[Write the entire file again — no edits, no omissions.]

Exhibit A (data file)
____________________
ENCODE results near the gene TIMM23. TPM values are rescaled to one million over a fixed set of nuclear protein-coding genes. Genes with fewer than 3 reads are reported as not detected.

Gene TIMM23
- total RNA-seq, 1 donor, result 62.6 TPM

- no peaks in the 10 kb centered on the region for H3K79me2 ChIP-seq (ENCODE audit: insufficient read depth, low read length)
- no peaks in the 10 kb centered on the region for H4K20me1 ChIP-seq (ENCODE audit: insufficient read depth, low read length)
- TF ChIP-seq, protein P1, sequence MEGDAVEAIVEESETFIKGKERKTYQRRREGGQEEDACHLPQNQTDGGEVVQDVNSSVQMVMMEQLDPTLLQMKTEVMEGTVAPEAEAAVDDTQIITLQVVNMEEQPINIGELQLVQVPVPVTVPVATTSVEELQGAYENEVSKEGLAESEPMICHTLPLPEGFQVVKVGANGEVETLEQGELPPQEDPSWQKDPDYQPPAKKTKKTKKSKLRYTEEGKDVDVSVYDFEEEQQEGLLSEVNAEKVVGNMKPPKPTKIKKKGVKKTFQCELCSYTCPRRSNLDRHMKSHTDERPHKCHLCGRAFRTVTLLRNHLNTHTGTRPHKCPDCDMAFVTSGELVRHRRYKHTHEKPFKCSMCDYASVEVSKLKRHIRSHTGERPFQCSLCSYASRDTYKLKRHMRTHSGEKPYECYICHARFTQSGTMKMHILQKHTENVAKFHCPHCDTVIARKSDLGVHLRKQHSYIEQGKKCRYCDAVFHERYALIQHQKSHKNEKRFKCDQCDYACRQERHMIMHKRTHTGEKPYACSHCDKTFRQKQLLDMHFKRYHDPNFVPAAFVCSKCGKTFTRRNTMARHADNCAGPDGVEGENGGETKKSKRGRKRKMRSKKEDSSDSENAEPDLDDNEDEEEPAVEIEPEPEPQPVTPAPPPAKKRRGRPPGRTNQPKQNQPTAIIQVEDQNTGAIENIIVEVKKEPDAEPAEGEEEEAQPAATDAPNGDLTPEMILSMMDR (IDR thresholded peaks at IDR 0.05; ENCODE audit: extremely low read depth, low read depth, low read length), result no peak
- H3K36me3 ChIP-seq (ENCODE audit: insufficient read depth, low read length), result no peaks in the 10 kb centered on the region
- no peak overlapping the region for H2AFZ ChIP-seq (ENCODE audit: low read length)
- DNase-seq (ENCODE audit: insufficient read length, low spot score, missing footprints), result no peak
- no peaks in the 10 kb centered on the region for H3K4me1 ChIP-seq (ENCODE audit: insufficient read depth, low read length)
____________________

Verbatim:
ENCODE results near the gene TIMM23. TPM values are rescaled to one million over a fixed set of nuclear protein-coding genes. Genes with fewer than 3 reads are reported as not detected.

Gene TIMM23
- total RNA-seq, 1 donor, result 62.6 TPM

- no peaks in the 10 kb centered on the region for H3K79me2 ChIP-seq (ENCODE audit: insufficient read depth, low read length)
- no peaks in the 10 kb centered on the region for H4K20me1 ChIP-seq (ENCODE audit: insufficient read depth, low read length)
- TF ChIP-seq, protein P1, sequence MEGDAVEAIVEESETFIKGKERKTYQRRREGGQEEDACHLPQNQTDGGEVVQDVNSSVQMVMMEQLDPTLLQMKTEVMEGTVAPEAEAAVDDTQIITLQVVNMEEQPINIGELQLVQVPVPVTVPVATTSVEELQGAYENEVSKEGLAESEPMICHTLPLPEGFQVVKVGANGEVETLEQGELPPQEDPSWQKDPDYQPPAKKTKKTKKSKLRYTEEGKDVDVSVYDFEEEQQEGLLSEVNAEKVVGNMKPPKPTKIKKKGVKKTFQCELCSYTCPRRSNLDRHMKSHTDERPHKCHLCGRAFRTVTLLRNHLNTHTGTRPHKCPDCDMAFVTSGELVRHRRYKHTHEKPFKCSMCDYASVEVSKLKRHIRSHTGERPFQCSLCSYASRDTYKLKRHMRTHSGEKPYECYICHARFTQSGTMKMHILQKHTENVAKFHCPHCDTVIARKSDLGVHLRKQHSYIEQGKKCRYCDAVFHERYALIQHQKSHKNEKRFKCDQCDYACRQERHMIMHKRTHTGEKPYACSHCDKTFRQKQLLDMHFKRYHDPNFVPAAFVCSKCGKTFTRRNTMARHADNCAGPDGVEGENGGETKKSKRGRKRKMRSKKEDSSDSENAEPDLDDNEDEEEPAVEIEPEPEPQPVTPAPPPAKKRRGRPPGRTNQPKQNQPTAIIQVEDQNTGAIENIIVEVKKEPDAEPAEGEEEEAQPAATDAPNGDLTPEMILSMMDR (IDR thresholded peaks at IDR 0.05; ENCODE audit: extremely low read depth, low read depth, low read length), result no peak
- H3K36me3 ChIP-seq (ENCODE audit: insufficient read depth, low read length), result no peaks in the 10 kb centered on the region
- no peak overlapping the region for H2AFZ ChIP-seq (ENCODE audit: low read length)
- DNase-seq (ENCODE audit: insufficient read length, low spot score, missing footprints), result no peak
- no peaks in the 10 kb centered on the region for H3K4me1 ChIP-seq (ENCODE audit: insufficient read depth, low read length)